Budget Deckbuilding

This is NOT the focus of today’s article.

There is a conundrum at the heart of the Commander format. It is a very newbie-friendly format, due to its friendly, non-competitive nature – but it’s also pretty expensive to get into, on account of the 100-card singleton deck building rule. Even if you have a deck full of $1 cards, that’s $100 you spent to put that deck together. And let’s face it – the “good cards” are gonna cost you way more than a single buck.

I have oftentimes said that the best preconstructed decks Wizards of the Coast ever put together were the Commander precons of 2011. At a MSRP of $30, the decks were fairly well assembled – playing one at a table of 4 or more gave you a reasonable chance at actually winning a game. Plus, they were pretty fun. That being said, I have three issues with them:

First, their power level, while much better than that of an Intro Deck, was still pretty low. I assume this is because Wizards seems hesitant to print cards as powerful as Sword of Light and Shadow in a preconstructed deck.

Secondly, though the decks were three-colored, most of the lands were basics, so they were not terribly consistent. I frequently found myself mana-screwed playing Heavenly Inferno, always looking for that third color to get Kaalia of the Vast onto the table.

Oh, and this guy was in the Counterpunch deck too.

Finally, while the decks certainly had a theme (which matched the name of the deck), they weren’t terribly coherent. One of the selling points was that each deck contained three legendary creatures that could serve as general for the deck. This meant that the card composition had to suit any of the three generals, and it just didn’t work sometimes. The worst of these was Counterpunch – most of the deck was centered around Ghave, Guru of Spores. In this deck, Ghave was a token general (without any of the combo pieces that make him a powerhouse outside of the precon deck), and most of the cards in the deck facilitated the making of tokens, or +1/+1 counters. However, the remainder of the deck was geared toward Karador, Ghost Chieftain, who is a recursion/reanimation general.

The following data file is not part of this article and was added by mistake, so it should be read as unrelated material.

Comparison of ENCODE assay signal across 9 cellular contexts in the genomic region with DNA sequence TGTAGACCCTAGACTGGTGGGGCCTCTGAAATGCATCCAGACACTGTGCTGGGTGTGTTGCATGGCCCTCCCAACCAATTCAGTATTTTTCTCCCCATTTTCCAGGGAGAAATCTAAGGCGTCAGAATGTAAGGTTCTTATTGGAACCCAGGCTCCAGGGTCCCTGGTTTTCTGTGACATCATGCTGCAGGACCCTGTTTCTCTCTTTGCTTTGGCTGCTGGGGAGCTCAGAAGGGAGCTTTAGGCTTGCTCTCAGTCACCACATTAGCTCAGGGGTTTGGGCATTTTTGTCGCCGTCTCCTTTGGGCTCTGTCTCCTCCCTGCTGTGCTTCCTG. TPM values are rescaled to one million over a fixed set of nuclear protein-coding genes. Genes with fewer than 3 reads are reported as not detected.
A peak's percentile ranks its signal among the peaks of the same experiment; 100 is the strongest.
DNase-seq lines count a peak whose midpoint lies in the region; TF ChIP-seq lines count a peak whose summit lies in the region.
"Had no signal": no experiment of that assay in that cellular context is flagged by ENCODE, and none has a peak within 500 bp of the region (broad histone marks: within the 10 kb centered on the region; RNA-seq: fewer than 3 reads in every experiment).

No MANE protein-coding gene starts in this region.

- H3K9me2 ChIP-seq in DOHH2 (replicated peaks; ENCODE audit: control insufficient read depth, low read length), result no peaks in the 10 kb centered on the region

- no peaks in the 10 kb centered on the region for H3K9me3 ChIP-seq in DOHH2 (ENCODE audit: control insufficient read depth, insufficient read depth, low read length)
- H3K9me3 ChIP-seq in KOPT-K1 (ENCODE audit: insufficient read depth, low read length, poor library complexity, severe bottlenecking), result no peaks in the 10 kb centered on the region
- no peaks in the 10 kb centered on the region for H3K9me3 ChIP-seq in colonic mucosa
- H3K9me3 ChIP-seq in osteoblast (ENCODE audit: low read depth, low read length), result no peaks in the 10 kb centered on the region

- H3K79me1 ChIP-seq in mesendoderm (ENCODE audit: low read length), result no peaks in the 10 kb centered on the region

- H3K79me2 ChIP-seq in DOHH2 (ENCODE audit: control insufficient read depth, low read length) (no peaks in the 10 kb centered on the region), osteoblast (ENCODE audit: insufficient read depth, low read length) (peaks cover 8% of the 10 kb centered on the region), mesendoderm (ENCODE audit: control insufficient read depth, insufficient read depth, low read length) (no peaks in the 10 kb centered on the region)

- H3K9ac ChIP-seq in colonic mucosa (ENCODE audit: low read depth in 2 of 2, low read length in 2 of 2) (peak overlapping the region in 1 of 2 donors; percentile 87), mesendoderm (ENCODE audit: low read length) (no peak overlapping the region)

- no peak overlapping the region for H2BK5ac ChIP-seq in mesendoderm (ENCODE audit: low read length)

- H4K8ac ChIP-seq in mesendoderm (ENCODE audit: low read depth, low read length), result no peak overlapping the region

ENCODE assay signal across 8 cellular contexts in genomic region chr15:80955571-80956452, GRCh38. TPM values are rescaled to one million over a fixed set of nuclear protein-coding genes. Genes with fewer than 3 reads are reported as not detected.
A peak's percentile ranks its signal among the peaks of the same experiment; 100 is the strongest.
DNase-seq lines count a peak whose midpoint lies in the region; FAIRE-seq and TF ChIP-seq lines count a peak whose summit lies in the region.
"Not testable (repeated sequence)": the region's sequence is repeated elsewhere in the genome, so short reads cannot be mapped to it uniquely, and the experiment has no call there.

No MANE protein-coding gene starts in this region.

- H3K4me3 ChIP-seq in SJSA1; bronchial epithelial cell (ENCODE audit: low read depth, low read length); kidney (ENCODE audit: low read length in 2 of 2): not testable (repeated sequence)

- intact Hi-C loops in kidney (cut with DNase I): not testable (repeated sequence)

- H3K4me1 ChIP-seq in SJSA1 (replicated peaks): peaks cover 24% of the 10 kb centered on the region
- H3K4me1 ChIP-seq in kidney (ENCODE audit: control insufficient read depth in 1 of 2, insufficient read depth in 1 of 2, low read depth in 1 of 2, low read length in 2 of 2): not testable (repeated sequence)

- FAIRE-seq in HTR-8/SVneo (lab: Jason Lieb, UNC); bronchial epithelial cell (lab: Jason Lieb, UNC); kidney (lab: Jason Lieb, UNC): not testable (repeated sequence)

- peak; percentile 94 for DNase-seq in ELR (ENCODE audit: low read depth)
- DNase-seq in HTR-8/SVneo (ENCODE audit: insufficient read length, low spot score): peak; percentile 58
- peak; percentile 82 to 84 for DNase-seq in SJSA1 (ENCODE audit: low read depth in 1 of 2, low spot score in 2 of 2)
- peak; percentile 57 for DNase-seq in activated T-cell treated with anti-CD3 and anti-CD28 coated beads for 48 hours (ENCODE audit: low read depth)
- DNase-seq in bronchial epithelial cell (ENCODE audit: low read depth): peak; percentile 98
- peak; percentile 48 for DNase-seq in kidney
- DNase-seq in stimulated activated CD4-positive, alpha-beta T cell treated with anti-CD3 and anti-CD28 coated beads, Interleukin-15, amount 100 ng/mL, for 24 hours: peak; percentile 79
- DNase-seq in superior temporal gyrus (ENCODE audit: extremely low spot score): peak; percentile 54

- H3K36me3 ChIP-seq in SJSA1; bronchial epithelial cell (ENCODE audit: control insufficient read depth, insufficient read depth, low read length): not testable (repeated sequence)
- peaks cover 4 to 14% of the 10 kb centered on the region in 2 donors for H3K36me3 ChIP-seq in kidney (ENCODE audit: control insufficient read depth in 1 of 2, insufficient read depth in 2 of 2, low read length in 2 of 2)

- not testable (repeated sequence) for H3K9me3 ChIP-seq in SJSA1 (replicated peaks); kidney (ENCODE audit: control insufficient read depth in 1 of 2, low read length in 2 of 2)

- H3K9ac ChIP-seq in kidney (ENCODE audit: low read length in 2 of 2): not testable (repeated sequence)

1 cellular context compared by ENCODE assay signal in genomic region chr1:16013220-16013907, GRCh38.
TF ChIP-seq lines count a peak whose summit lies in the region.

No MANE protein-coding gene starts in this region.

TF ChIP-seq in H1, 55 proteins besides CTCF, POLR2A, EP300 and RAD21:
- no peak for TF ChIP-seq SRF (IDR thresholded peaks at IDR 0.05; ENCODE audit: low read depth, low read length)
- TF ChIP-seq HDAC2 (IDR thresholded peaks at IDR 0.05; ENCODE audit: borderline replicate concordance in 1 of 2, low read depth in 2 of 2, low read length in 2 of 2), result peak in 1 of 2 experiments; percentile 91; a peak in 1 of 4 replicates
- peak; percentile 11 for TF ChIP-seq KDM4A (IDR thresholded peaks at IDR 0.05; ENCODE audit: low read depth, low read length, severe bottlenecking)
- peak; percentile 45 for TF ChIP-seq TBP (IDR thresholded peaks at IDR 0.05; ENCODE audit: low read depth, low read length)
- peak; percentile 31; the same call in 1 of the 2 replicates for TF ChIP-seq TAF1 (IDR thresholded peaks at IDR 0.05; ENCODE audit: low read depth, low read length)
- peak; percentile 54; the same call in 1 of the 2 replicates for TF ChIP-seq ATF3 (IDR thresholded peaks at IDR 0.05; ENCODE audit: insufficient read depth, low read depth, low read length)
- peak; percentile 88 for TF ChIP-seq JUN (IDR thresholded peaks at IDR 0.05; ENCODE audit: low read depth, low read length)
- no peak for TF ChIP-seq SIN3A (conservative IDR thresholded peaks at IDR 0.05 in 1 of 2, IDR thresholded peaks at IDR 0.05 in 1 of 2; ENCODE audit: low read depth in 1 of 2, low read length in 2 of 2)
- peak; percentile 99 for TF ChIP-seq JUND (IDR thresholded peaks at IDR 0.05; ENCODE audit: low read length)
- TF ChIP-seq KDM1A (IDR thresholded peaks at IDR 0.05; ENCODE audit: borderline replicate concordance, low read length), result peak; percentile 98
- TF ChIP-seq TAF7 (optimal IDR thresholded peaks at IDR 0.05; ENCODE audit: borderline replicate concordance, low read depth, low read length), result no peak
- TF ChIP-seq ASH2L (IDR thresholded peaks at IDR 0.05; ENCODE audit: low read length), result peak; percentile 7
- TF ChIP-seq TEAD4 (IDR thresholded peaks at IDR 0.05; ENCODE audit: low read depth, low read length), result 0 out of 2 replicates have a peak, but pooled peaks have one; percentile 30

So, how can we build a coherent deck to play at the Commander table when you’re on a tight budget? Well, the first question that must be asked is…


This seems like a simple enough question – how much money do you have to spend on your deck? Well, it’s actually quite a bit more complicated than that.

Some card stores will pay you to take this off their hands.

First, there is an absolute lowest limit. Sure, you can buy a box of bulk commons for $5 and put together the best thing you can with what you just picked up, but the deck is not going to be coherent. It will have a difficult time winning, and you will be lacking any theme or flavor – which is what makes Commander decks awesome.

So, $10 isn’t going to buy you a proper Commander deck. What is the absolute lowest number?

Well, there really isn’t a perfect answer to this question. If you have a certain archetype in mind, then it may have a lower baseline than others. Decks based around tokens, enchantments, or equipments are going to be more expensive than other decks – because these archetypes have cards that are all-but mandatory to make the deck properly function.

Likewise, it also depends upon what cards you already have in your collection. If you already possess a Doubling Season, then you’re going to be able to build a Token deck much cheaper than you could if you had to acquire one.

If you don’t already have your heart set on a specific archetype, and you’re going to buy most (if not all) the cards in the deck, then the only criterion that must be met is “what does it cost to make the deck coherent?”

As stated previously, the preconstructed decks are not coherent. So we need to do better than them, but only just barely. Once again, those decks were pretty good, just not coherent.